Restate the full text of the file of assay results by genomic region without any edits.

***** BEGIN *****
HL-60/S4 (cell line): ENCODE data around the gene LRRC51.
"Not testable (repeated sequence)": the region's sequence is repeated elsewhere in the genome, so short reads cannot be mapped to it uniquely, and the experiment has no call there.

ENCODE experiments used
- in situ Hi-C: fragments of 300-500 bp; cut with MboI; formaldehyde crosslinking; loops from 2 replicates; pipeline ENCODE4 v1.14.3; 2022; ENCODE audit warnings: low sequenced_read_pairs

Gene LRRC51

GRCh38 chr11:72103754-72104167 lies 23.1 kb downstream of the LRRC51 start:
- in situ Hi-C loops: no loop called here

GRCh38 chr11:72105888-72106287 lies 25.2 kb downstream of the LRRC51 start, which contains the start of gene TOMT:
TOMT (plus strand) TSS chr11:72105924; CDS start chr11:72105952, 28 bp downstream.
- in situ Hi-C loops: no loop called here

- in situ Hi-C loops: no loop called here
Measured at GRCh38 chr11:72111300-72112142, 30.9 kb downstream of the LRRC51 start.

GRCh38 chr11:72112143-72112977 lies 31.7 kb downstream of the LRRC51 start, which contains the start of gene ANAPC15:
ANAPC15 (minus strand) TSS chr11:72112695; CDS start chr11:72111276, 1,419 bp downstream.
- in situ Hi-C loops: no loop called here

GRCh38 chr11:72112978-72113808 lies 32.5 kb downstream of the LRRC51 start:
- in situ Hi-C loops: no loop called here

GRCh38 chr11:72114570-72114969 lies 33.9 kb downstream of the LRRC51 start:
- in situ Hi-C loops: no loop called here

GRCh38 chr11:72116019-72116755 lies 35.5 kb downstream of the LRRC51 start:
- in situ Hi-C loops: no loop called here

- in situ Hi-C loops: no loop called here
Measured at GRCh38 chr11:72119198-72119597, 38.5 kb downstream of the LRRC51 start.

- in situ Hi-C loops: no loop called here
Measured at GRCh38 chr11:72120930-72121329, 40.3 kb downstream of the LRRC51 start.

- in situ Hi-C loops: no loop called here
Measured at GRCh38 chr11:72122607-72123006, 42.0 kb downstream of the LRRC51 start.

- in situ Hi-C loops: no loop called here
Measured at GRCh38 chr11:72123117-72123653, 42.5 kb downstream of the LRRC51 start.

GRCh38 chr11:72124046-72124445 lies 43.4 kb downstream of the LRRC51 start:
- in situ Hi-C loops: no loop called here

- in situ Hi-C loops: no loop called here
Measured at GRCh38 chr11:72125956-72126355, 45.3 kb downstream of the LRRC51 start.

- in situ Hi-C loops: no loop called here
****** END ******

HL-60/S4 (cell line): ENCODE data around the gene LRRC51.
"Not testable (repeated sequence)": the region's sequence is repeated elsewhere in the genome, so short reads cannot be mapped to it uniquely, and the experiment has no call there.

ENCODE experiments used
- in situ Hi-C: fragments of 300-500 bp; cut with MboI; formaldehyde crosslinking; loops from 2 replicates; pipeline ENCODE4 v1.14.3; 2022; ENCODE audit warnings: low sequenced_read_pairs

Gene LRRC51

GRCh38 chr11:72103754-72104167 lies 23.1 kb downstream of the LRRC51 start:
- in situ Hi-C loops: no loop called here

GRCh38 chr11:72105888-72106287 lies 25.2 kb downstream of the LRRC51 start, which contains the start of gene TOMT:
TOMT (plus strand) TSS chr11:72105924; CDS start chr11:72105952, 28 bp downstream.
- in situ Hi-C loops: no loop called here

- in situ Hi-C loops: no loop called here
Measured at GRCh38 chr11:72111300-72112142, 30.9 kb downstream of the LRRC51 start.

GRCh38 chr11:72112143-72112977 lies 31.7 kb downstream of the LRRC51 start, which contains the start of gene ANAPC15:
ANAPC15 (minus strand) TSS chr11:72112695; CDS start chr11:72111276, 1,419 bp downstream.
- in situ Hi-C loops: no loop called here

GRCh38 chr11:72112978-72113808 lies 32.5 kb downstream of the LRRC51 start:
- in situ Hi-C loops: no loop called here

GRCh38 chr11:72114570-72114969 lies 33.9 kb downstream of the LRRC51 start:
- in situ Hi-C loops: no loop called here

GRCh38 chr11:72116019-72116755 lies 35.5 kb downstream of the LRRC51 start:
- in situ Hi-C loops: no loop called here

- in situ Hi-C loops: no loop called here
Measured at GRCh38 chr11:72119198-72119597, 38.5 kb downstream of the LRRC51 start.

- in situ Hi-C loops: no loop called here
Measured at GRCh38 chr11:72120930-72121329, 40.3 kb downstream of the LRRC51 start.

- in situ Hi-C loops: no loop called here
Measured at GRCh38 chr11:72122607-72123006, 42.0 kb downstream of the LRRC51 start.

- in situ Hi-C loops: no loop called here
Measured at GRCh38 chr11:72123117-72123653, 42.5 kb downstream of the LRRC51 start.

GRCh38 chr11:72124046-72124445 lies 43.4 kb downstream of the LRRC51 start:
- in situ Hi-C loops: no loop called here

- in situ Hi-C loops: no loop called here
Measured at GRCh38 chr11:72125956-72126355, 45.3 kb downstream of the LRRC51 start.

- in situ Hi-C loops: no loop called here